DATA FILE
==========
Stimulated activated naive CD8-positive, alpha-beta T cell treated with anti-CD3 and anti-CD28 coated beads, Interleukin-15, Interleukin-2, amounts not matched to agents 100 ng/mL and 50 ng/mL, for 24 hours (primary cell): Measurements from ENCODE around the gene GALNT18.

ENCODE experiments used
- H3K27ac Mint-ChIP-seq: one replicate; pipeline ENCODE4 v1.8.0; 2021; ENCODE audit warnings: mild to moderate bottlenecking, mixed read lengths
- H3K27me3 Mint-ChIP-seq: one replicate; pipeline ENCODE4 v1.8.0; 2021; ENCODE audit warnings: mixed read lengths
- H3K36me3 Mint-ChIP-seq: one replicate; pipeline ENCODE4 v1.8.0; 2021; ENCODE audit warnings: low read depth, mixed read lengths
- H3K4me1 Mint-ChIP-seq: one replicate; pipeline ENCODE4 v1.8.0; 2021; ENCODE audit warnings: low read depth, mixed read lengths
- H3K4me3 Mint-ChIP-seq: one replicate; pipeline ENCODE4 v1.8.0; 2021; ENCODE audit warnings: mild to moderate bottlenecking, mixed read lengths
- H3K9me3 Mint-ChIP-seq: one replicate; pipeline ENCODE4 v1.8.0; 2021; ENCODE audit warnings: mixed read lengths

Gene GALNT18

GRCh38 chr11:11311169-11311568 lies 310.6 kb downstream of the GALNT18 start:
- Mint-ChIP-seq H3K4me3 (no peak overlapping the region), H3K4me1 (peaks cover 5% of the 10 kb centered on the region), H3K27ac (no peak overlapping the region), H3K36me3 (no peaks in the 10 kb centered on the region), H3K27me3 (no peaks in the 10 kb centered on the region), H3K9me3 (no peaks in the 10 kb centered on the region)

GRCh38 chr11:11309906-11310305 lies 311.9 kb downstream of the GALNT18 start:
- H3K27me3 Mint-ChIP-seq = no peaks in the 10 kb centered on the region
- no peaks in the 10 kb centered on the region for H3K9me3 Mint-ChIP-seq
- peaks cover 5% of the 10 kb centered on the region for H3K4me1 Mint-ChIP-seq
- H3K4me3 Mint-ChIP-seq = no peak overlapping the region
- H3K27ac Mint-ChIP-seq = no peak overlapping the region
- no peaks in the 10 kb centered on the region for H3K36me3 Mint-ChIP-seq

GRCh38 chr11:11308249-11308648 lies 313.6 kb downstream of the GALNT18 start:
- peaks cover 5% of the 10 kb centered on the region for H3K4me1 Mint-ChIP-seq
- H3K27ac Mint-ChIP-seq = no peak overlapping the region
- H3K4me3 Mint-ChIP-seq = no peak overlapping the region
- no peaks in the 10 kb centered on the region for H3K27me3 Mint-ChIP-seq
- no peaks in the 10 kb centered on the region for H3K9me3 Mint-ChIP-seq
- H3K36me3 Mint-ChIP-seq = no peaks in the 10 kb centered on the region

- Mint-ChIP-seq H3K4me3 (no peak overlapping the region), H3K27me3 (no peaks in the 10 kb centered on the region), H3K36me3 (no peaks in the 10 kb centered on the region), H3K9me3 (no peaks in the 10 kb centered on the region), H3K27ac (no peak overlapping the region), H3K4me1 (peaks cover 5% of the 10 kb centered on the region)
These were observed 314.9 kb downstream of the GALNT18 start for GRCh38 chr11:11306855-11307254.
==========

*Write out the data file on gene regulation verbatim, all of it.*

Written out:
Stimulated activated naive CD8-positive, alpha-beta T cell treated with anti-CD3 and anti-CD28 coated beads, Interleukin-15, Interleukin-2, amounts not matched to agents 100 ng/mL and 50 ng/mL, for 24 hours (primary cell): Measurements from ENCODE around the gene GALNT18.

ENCODE experiments used
- H3K27ac Mint-ChIP-seq: one replicate; pipeline ENCODE4 v1.8.0; 2021; ENCODE audit warnings: mild to moderate bottlenecking, mixed read lengths
- H3K27me3 Mint-ChIP-seq: one replicate; pipeline ENCODE4 v1.8.0; 2021; ENCODE audit warnings: mixed read lengths
- H3K36me3 Mint-ChIP-seq: one replicate; pipeline ENCODE4 v1.8.0; 2021; ENCODE audit warnings: low read depth, mixed read lengths
- H3K4me1 Mint-ChIP-seq: one replicate; pipeline ENCODE4 v1.8.0; 2021; ENCODE audit warnings: low read depth, mixed read lengths
- H3K4me3 Mint-ChIP-seq: one replicate; pipeline ENCODE4 v1.8.0; 2021; ENCODE audit warnings: mild to moderate bottlenecking, mixed read lengths
- H3K9me3 Mint-ChIP-seq: one replicate; pipeline ENCODE4 v1.8.0; 2021; ENCODE audit warnings: mixed read lengths

Gene GALNT18

GRCh38 chr11:11311169-11311568 lies 310.6 kb downstream of the GALNT18 start:
- Mint-ChIP-seq H3K4me3 (no peak overlapping the region), H3K4me1 (peaks cover 5% of the 10 kb centered on the region), H3K27ac (no peak overlapping the region), H3K36me3 (no peaks in the 10 kb centered on the region), H3K27me3 (no peaks in the 10 kb centered on the region), H3K9me3 (no peaks in the 10 kb centered on the region)

GRCh38 chr11:11309906-11310305 lies 311.9 kb downstream of the GALNT18 start:
- H3K27me3 Mint-ChIP-seq = no peaks in the 10 kb centered on the region
- no peaks in the 10 kb centered on the region for H3K9me3 Mint-ChIP-seq
- peaks cover 5% of the 10 kb centered on the region for H3K4me1 Mint-ChIP-seq
- H3K4me3 Mint-ChIP-seq = no peak overlapping the region
- H3K27ac Mint-ChIP-seq = no peak overlapping the region
- no peaks in the 10 kb centered on the region for H3K36me3 Mint-ChIP-seq

GRCh38 chr11:11308249-11308648 lies 313.6 kb downstream of the GALNT18 start:
- peaks cover 5% of the 10 kb centered on the region for H3K4me1 Mint-ChIP-seq
- H3K27ac Mint-ChIP-seq = no peak overlapping the region
- H3K4me3 Mint-ChIP-seq = no peak overlapping the region
- no peaks in the 10 kb centered on the region for H3K27me3 Mint-ChIP-seq
- no peaks in the 10 kb centered on the region for H3K9me3 Mint-ChIP-seq
- H3K36me3 Mint-ChIP-seq = no peaks in the 10 kb centered on the region

- Mint-ChIP-seq H3K4me3 (no peak overlapping the region), H3K27me3 (no peaks in the 10 kb centered on the region), H3K36me3 (no peaks in the 10 kb centered on the region), H3K9me3 (no peaks in the 10 kb centered on the region), H3K27ac (no peak overlapping the region), H3K4me1 (peaks cover 5% of the 10 kb centered on the region)
These were observed 314.9 kb downstream of the GALNT18 start for GRCh38 chr11:11306855-11307254.